The most placid of creatures: all they do is munch grass all day long then return to sleep and get milked in the morning (or slaughtered). But they never complain.
The only time I had ever seen a cow 'complain' (or, rather, a whole herd of cows 'complain') was when watching cowboy films when I was much, much younger – well over 50 years ago – when there was a 'staged' stampede in the Wild, Wild West. Not likely to happen here in little old England, in sleepy old Hereford – but it did! No, they were not my cows. I could hardly look after a herd of cattle on the few acres I owned – and even if I could I wouldn't have known how to anyway. My few acres were right next door to the hundreds of acres that belonged to my then brother-in-law. We got on very well, but I had neither the knowledge or experience to get involved in his business (running a very large farm) nor he in mine.
But I did on one memorable occasion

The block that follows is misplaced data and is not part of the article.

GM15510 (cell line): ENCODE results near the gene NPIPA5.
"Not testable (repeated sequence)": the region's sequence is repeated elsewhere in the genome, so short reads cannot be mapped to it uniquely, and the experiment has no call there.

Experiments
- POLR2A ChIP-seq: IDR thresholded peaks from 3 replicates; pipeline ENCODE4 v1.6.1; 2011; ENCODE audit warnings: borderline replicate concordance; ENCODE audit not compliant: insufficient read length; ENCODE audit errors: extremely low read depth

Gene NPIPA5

"What's that cow doing in our back garden Dad?" "I dunno, I'll give your uncle Mark a call (my ,next-door-neighbour brother-in-law/farmer) and see if it's one of his." And yep, it surely was. And not only that, a whole herd of them (he raised Hereford cattle for a living – the 'red and whites' that you see on old cowboy western films – 1 million of which were raised from one single Hereford bull and eight Hereford cows which were exported to the USA in the 1800's) had somehow escaped from one of his nearby fields. "There's a whole herd of them coming your way Jimmy, try and carole them till I get there." Carole them! How on earth was I supposed to do that!! They had forced their way through a fence (there must have been a 'gang leader' – and she was obviously the one who was in our back garden). So Mr know-it-all (know nothing) and eldest son Mike went outside and tried to carole this cantankerous gang leader of a cow. No chance. One look at us and she just barged through the hedge onto the lane and, bang on time, her herd caught up with her, with my brother-in-law in hot pursuit in his Landrover. "If they get further up the lane Jimmy, they'll spread out all over the place." Without another word, Mike and I ran up to the top of the lane (behind the hedge to avoid further panicking the cows) turned around at the top and – arms akimbo – herded them all back down. Want a part-time job Jimmy? No thanks! (But Mike did, and worked part-time for his uncle for the rest of that summer – though he spent most of his time knocking down cider apples (this was before mechanisation, that was introduced a few years late)rather than rounding up cows however!